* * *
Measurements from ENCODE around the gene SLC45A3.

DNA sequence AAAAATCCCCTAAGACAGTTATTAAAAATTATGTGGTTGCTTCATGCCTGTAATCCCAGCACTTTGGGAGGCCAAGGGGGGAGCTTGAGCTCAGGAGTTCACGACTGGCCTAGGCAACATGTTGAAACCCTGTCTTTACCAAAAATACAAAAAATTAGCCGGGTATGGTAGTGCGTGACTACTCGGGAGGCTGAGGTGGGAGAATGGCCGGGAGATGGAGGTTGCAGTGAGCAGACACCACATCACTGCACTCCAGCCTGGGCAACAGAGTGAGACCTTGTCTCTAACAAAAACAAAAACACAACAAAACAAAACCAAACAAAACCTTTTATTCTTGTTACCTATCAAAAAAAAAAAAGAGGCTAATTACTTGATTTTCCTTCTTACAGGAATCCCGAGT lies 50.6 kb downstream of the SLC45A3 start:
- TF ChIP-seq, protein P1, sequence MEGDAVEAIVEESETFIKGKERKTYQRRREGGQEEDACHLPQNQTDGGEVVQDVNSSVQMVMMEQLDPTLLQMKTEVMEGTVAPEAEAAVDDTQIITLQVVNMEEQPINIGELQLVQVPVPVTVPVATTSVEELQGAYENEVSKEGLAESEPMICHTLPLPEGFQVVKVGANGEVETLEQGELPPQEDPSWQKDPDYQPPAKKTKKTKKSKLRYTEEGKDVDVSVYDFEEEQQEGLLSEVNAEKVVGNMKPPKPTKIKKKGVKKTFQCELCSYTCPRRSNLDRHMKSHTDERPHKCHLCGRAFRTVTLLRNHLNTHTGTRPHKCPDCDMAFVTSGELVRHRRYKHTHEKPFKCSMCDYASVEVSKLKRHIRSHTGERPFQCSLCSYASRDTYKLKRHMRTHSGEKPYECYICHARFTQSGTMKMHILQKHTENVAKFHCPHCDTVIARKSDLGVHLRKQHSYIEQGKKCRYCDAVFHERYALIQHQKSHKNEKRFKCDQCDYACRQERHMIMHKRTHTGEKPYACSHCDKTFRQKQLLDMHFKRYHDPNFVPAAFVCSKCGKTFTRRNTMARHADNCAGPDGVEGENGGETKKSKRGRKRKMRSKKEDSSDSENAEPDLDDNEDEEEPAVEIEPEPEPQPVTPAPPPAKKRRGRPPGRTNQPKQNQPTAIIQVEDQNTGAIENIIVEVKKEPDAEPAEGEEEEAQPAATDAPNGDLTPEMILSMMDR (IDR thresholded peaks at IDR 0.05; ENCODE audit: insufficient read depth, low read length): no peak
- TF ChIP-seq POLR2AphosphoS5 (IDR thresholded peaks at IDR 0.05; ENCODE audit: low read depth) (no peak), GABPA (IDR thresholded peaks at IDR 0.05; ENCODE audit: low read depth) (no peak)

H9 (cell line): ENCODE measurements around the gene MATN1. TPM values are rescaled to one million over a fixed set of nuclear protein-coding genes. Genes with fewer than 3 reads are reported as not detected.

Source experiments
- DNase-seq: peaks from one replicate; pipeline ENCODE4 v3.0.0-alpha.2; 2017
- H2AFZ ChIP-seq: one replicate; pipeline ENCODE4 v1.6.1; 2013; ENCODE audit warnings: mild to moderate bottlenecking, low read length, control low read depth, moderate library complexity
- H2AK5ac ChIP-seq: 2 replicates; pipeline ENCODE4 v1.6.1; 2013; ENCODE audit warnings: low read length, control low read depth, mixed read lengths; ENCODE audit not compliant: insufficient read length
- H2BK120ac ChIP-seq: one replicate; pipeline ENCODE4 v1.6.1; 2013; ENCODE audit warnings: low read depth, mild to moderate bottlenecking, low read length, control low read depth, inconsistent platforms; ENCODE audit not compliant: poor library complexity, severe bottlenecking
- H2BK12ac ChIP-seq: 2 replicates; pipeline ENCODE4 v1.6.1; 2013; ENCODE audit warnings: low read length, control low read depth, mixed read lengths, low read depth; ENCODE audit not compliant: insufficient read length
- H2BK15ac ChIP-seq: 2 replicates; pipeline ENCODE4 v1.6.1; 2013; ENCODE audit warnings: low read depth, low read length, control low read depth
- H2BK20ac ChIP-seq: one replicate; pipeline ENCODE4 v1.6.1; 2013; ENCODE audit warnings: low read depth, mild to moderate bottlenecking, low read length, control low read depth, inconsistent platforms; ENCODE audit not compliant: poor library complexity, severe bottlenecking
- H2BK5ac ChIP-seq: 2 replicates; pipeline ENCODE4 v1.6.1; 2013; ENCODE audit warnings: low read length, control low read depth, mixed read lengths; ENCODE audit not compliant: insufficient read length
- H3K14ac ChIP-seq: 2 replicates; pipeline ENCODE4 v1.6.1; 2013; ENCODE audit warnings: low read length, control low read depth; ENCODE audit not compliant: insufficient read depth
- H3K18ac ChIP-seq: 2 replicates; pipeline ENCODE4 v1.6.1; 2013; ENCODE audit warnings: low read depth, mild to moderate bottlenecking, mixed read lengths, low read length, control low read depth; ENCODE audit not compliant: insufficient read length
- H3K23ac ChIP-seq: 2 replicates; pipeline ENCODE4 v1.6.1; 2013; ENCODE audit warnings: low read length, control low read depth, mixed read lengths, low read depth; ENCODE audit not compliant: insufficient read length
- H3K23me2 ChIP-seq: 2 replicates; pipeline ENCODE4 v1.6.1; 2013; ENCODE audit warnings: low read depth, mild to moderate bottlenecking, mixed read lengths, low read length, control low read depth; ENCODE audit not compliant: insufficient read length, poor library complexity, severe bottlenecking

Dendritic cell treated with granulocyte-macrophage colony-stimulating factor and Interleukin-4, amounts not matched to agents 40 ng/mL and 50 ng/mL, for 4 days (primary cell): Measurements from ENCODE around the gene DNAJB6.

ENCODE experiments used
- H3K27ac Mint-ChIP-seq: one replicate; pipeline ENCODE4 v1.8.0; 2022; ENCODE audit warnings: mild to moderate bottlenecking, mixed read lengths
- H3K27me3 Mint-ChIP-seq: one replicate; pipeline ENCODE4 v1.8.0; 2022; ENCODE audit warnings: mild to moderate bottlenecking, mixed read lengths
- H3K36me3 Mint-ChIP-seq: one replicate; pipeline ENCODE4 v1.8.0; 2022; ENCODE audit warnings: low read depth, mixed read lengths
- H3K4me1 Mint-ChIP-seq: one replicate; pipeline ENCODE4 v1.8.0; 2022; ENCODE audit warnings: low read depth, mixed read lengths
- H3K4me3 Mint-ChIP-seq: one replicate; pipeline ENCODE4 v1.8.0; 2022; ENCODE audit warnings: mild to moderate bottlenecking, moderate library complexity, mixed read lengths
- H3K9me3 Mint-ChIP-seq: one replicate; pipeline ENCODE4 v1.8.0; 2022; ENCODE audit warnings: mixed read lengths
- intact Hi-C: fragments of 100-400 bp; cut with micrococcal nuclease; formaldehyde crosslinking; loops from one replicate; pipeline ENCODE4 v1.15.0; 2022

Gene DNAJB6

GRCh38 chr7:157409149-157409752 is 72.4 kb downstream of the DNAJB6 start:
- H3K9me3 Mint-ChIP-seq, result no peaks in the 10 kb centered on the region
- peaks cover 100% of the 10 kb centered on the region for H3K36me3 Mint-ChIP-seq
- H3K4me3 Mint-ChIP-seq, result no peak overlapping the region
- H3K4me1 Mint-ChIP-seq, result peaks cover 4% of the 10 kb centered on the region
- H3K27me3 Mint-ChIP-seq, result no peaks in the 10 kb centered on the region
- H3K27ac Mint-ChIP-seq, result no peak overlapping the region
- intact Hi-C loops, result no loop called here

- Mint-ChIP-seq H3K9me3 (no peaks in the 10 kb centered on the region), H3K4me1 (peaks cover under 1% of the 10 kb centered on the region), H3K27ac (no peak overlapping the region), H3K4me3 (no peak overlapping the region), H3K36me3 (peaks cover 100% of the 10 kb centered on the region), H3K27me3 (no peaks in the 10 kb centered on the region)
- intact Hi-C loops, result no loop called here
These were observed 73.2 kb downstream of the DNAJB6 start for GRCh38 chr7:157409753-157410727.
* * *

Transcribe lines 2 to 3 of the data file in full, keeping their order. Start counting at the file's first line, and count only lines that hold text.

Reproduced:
DNA sequence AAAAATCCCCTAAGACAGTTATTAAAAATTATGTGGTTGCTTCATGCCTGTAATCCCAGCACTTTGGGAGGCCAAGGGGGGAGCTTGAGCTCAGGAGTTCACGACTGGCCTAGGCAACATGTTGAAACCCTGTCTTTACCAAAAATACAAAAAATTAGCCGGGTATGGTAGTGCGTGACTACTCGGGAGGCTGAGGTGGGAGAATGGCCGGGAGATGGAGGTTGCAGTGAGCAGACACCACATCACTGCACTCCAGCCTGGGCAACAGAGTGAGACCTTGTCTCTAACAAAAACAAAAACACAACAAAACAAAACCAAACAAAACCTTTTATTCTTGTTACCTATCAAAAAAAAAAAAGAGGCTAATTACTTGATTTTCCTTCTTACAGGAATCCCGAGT lies 50.6 kb downstream of the SLC45A3 start:
- TF ChIP-seq, protein P1, sequence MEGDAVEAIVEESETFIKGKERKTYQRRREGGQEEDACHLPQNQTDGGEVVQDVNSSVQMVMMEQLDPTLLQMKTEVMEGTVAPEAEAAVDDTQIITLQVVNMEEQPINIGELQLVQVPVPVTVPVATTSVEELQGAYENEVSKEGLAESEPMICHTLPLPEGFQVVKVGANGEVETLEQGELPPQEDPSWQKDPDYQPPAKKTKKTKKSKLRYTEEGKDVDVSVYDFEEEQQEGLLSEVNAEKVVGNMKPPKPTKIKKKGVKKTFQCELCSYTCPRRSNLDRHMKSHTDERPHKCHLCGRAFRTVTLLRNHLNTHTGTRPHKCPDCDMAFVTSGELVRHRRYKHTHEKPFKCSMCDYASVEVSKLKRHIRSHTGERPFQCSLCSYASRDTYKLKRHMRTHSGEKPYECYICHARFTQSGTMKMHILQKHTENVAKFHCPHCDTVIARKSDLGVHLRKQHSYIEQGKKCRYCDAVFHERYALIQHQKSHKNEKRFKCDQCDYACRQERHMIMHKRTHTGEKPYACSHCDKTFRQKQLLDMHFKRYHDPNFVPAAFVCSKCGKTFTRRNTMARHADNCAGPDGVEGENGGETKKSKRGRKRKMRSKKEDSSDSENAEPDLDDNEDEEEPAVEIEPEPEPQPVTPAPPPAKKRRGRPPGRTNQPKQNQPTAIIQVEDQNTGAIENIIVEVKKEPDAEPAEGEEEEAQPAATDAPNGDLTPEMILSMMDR (IDR thresholded peaks at IDR 0.05; ENCODE audit: insufficient read depth, low read length): no peak